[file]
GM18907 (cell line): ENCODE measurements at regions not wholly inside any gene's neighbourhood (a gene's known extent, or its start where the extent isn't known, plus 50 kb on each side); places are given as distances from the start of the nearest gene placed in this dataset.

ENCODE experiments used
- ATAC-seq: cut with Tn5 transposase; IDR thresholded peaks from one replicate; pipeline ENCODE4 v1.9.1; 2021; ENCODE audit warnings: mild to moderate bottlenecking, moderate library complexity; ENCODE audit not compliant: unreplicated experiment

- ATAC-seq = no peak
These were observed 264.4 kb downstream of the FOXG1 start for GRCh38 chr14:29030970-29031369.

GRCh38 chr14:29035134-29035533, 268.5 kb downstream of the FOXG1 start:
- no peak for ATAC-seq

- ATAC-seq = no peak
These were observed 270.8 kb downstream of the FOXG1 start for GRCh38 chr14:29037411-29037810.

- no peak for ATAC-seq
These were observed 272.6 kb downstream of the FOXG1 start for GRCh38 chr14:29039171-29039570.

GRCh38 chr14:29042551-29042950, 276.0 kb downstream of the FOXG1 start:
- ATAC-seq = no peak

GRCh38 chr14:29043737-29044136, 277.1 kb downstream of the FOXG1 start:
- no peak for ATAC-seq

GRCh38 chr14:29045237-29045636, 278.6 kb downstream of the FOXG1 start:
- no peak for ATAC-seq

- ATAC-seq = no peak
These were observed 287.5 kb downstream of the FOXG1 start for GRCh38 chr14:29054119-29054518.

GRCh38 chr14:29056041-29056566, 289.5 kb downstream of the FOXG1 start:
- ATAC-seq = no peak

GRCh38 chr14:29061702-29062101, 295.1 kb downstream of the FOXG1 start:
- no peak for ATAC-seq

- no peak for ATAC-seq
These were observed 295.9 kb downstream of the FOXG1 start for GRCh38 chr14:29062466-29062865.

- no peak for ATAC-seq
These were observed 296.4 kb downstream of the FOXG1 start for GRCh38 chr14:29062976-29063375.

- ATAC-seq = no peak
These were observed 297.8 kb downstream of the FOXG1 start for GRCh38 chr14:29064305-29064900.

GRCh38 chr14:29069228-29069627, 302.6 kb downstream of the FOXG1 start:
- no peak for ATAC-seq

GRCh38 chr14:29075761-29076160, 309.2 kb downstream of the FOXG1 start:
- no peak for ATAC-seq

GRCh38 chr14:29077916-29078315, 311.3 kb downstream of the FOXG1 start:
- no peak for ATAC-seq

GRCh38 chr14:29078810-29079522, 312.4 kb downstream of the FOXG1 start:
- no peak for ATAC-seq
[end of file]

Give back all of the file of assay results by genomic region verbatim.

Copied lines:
GM18907 (cell line): ENCODE measurements at regions not wholly inside any gene's neighbourhood (a gene's known extent, or its start where the extent isn't known, plus 50 kb on each side); places are given as distances from the start of the nearest gene placed in this dataset.

ENCODE experiments used
- ATAC-seq: cut with Tn5 transposase; IDR thresholded peaks from one replicate; pipeline ENCODE4 v1.9.1; 2021; ENCODE audit warnings: mild to moderate bottlenecking, moderate library complexity; ENCODE audit not compliant: unreplicated experiment

- ATAC-seq = no peak
These were observed 264.4 kb downstream of the FOXG1 start for GRCh38 chr14:29030970-29031369.

GRCh38 chr14:29035134-29035533, 268.5 kb downstream of the FOXG1 start:
- no peak for ATAC-seq

- ATAC-seq = no peak
These were observed 270.8 kb downstream of the FOXG1 start for GRCh38 chr14:29037411-29037810.

- no peak for ATAC-seq
These were observed 272.6 kb downstream of the FOXG1 start for GRCh38 chr14:29039171-29039570.

GRCh38 chr14:29042551-29042950, 276.0 kb downstream of the FOXG1 start:
- ATAC-seq = no peak

GRCh38 chr14:29043737-29044136, 277.1 kb downstream of the FOXG1 start:
- no peak for ATAC-seq

GRCh38 chr14:29045237-29045636, 278.6 kb downstream of the FOXG1 start:
- no peak for ATAC-seq

- ATAC-seq = no peak
These were observed 287.5 kb downstream of the FOXG1 start for GRCh38 chr14:29054119-29054518.

GRCh38 chr14:29056041-29056566, 289.5 kb downstream of the FOXG1 start:
- ATAC-seq = no peak

GRCh38 chr14:29061702-29062101, 295.1 kb downstream of the FOXG1 start:
- no peak for ATAC-seq

- no peak for ATAC-seq
These were observed 295.9 kb downstream of the FOXG1 start for GRCh38 chr14:29062466-29062865.

- no peak for ATAC-seq
These were observed 296.4 kb downstream of the FOXG1 start for GRCh38 chr14:29062976-29063375.

- ATAC-seq = no peak
These were observed 297.8 kb downstream of the FOXG1 start for GRCh38 chr14:29064305-29064900.

GRCh38 chr14:29069228-29069627, 302.6 kb downstream of the FOXG1 start:
- no peak for ATAC-seq

GRCh38 chr14:29075761-29076160, 309.2 kb downstream of the FOXG1 start:
- no peak for ATAC-seq

GRCh38 chr14:29077916-29078315, 311.3 kb downstream of the FOXG1 start:
- no peak for ATAC-seq

GRCh38 chr14:29078810-29079522, 312.4 kb downstream of the FOXG1 start:
- no peak for ATAC-seq